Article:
Lunacharsky on literature and art
On Literature and Art by Leon TrotskyOne of the outstanding revolutionary leaders of the 20th century discusses questions of literature, art, and culture in a period of capitalist decline and working-class struggle. In these writings, Trotsky examines the place and aesthetic autonomy of art and artistic expression in the struggle for a new, socialist society.
Trotsky demonstrated a keen insight and a penetrating analysis of literature (Russian and foreign) and society.-Choice
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Lenin, with his works and personal influence, played a most important part in helping Lunacharsky to correct his ideological errors and misconceptions. The last outstanding critic of Russian pre-revolutionary culture, and the first brilliant critic of socialist culture, Lunacharsky lived at a time when the art of the old Russian society was already history and that of a new world was being born. As a critic, Lunacharsky seemed to link these two cultural worlds. Lunacharsky left behind a truly splendid heritage. Lunacharsky wrote about fifteen hundred articles on various questions of classical and contemporary literature, painting, music and sculpture. He wrote a series of lectures on the history of Russian and West European literature, works on literary and aesthetical problems, papers on the most important problems of contemporary art and politics, brilliant essays dedicated to almost every celebrated artist the world has known. The book consists of three parts, in which Lunacharsky is shown as theoretician and ideologist, as a critic of Russian art, and as a critic of foreign art.
His mother was then married to statesman Vasily Lunacharsky, whence Anatoly's surname and patronym. She later divorced Vasily Lunacharsky and married Antonov, but Anatoly kept his former name. From , he studied at the University of Zurich under Richard Avenarius for two years without taking a degree. In , Luncharsky returned to Russia, where he was arrested and sent to Kaluga in Siberia through —, when he returned to Kiev. In February , he moved in with Alexander Bogdanov , who was working in a mental hospital in Vologda , Russia.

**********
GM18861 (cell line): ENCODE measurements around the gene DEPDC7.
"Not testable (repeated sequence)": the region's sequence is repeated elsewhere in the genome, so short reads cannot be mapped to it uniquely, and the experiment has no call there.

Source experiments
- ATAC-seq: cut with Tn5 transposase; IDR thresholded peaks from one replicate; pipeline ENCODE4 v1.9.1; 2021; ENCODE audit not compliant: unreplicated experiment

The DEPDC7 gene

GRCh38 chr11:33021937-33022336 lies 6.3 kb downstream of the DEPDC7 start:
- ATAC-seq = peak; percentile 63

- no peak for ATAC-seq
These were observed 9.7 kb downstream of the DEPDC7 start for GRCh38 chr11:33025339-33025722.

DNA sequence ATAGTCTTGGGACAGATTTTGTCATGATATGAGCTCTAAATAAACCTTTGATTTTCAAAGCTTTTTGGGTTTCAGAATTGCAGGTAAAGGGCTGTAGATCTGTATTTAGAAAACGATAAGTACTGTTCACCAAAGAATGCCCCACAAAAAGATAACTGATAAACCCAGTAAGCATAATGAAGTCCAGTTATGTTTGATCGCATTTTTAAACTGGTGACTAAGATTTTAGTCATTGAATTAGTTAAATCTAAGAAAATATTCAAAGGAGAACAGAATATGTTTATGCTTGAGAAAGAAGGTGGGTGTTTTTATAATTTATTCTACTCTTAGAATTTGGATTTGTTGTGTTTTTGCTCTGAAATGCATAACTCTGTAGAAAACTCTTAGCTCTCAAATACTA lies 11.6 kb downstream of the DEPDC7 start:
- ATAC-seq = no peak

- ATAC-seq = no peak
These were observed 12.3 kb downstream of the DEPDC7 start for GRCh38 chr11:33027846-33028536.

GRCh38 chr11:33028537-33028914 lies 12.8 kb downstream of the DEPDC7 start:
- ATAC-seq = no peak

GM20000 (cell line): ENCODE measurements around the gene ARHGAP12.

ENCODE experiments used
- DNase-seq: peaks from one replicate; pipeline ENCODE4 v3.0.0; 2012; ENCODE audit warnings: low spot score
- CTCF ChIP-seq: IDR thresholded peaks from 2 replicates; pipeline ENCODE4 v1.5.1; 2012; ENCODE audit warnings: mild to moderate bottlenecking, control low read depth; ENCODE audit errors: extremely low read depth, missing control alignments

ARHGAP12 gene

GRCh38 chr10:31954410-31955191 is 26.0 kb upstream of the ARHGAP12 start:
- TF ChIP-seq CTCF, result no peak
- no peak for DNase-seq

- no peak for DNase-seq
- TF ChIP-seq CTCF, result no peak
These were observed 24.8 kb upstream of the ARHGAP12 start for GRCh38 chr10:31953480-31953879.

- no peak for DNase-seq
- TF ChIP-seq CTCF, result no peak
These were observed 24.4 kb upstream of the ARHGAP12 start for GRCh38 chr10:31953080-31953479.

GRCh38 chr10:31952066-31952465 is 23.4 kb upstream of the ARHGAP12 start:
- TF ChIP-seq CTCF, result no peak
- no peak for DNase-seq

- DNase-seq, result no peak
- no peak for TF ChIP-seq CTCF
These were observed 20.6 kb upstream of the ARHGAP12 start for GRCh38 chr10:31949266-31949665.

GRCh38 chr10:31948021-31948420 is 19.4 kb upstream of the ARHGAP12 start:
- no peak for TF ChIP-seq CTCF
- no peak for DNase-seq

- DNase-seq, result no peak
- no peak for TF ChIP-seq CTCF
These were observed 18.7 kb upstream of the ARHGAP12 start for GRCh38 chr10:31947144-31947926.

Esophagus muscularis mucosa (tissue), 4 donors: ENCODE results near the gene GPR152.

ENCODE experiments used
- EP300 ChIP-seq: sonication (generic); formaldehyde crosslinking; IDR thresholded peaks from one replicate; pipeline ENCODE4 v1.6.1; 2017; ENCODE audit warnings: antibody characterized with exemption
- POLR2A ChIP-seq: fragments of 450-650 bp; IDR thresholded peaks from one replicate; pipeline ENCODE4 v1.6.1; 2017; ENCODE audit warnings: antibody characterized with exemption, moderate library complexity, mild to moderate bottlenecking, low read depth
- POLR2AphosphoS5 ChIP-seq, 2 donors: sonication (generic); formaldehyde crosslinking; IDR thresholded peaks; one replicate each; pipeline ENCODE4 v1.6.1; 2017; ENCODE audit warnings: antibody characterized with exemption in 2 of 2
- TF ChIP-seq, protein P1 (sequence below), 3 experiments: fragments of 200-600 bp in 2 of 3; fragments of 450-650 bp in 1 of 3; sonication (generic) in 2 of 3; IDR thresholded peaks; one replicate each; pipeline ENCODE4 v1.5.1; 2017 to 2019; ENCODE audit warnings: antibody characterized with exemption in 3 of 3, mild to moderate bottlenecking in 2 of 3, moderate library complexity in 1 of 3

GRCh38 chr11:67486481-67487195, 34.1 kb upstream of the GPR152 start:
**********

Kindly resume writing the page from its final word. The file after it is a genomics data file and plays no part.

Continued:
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From his correspondence, memoirs, diary and all the abundant material we have at our disposal, it is perhaps not difficult to extract his characteristics as a person; but, as yet, such material has been used extremely meagrely. Be that as it may, for anyone with a second-hand or even superficial knowledge of Chernyshevsky, he appears as a somewhat dry person, to whom any idealism is quite alien. We very often used to confuse theoretical and philosophical idealism with practical idealism; perhaps we still do. It is from this that people conclude his lack of talent as a writer of fiction. It seems that he should have been given the same advice which Apollo gave to Socrates, a person with an overintellectual and rational nature, not long before his death: Apollo advised Socrates to take up music. This softening, harmonising music with its blend of intuition and romanticism was evidently completely missing in Chernyshevsky.